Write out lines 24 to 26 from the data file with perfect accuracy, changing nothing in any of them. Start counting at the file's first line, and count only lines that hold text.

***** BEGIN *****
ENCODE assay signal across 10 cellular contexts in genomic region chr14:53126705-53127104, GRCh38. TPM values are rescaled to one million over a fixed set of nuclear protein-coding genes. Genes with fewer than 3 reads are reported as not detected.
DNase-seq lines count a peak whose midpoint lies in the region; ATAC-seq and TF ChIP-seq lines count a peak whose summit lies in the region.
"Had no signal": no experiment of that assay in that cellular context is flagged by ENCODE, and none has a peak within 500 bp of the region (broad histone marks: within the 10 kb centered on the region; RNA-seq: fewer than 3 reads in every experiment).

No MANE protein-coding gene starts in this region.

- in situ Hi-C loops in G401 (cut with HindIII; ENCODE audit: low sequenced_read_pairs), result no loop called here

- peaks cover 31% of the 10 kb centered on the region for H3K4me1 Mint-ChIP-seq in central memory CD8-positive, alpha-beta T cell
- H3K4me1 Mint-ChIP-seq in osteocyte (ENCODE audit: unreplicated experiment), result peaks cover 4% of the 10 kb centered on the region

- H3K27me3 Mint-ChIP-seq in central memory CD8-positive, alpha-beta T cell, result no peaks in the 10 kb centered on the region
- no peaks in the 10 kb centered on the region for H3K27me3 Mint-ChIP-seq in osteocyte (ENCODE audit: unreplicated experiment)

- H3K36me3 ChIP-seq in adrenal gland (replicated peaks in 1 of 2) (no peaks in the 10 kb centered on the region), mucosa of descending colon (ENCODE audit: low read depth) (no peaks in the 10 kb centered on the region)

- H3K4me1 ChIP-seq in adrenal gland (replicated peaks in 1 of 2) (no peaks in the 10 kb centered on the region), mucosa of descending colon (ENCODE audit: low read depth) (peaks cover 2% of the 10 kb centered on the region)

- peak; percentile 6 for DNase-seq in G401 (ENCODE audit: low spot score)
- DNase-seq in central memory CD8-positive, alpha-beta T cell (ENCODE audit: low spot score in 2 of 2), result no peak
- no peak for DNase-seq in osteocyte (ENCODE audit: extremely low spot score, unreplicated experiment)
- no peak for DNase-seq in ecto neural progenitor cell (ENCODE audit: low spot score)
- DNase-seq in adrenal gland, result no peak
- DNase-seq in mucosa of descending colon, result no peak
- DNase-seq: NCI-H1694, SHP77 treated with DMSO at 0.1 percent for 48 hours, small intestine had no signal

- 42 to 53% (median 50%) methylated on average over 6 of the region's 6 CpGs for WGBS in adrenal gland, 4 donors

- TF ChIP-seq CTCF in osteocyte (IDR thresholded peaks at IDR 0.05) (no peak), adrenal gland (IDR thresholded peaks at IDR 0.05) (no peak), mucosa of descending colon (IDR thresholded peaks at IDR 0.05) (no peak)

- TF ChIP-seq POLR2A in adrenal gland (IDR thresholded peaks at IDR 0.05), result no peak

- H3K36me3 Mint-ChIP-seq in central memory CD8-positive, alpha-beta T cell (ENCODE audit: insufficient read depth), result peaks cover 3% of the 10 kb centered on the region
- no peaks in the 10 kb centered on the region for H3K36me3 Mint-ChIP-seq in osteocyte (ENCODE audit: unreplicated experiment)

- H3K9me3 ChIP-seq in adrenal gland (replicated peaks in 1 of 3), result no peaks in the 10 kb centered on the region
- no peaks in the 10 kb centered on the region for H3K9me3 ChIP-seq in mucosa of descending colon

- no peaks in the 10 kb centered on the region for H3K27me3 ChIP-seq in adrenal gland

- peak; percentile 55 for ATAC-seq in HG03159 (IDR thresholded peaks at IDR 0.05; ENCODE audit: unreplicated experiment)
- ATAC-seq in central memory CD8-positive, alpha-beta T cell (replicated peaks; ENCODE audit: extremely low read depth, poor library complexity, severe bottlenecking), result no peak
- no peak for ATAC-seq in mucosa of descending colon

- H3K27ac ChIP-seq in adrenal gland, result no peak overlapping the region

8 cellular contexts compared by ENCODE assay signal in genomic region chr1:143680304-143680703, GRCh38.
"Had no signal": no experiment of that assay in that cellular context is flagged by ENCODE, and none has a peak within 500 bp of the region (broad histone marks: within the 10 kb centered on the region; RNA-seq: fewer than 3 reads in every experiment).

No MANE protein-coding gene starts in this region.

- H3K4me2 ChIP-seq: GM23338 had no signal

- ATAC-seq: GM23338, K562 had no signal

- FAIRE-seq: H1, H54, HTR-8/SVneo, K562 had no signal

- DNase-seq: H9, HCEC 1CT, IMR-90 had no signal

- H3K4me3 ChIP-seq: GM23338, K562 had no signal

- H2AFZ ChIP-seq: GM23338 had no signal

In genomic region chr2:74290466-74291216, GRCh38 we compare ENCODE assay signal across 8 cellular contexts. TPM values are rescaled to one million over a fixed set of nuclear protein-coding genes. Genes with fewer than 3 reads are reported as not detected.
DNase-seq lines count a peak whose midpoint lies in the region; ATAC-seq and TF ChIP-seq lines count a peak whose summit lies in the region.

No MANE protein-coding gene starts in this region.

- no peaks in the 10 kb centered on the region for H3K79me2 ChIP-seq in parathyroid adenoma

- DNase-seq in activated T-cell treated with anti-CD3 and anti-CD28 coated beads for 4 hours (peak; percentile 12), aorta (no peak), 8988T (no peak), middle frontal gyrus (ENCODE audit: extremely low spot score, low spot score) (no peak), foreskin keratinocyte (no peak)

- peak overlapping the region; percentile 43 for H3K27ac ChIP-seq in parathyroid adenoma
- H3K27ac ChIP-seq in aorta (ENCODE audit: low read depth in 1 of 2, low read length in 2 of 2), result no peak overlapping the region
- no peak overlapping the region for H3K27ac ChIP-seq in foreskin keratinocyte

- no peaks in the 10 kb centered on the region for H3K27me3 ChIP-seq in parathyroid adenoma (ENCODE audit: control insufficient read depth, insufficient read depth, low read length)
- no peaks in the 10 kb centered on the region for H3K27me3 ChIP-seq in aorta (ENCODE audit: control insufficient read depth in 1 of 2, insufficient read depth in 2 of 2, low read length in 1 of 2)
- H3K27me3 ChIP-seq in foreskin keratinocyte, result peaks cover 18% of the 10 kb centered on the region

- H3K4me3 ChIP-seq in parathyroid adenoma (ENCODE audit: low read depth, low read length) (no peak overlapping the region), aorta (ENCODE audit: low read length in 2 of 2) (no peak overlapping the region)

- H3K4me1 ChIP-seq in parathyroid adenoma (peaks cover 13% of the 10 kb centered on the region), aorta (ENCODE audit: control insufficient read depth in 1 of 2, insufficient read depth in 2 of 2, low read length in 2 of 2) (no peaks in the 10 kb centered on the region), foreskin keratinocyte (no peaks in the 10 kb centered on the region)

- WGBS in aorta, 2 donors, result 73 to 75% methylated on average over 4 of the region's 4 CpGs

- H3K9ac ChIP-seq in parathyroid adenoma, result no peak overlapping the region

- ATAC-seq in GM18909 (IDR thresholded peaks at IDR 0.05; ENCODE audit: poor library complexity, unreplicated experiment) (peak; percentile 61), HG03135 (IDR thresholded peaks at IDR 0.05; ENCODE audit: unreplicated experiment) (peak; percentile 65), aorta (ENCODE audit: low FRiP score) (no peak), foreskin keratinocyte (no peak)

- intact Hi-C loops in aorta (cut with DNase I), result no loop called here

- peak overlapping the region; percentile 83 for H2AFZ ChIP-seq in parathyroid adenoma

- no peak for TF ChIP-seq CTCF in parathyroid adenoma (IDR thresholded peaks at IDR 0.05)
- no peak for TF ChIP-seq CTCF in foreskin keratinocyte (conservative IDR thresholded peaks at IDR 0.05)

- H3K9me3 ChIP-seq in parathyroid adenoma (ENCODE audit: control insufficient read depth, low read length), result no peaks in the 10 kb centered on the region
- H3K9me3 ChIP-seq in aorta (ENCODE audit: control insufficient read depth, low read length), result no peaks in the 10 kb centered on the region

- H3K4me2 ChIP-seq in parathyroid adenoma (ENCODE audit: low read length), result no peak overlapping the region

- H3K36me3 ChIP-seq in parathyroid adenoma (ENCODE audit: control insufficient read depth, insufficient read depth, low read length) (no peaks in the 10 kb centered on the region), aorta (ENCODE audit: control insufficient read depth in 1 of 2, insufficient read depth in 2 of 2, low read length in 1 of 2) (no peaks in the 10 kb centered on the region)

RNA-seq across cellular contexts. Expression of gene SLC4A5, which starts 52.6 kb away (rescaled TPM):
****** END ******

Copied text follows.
- H3K9me3 ChIP-seq in adrenal gland (replicated peaks in 1 of 3), result no peaks in the 10 kb centered on the region
- no peaks in the 10 kb centered on the region for H3K9me3 ChIP-seq in mucosa of descending colon

- no peaks in the 10 kb centered on the region for H3K27me3 ChIP-seq in adrenal gland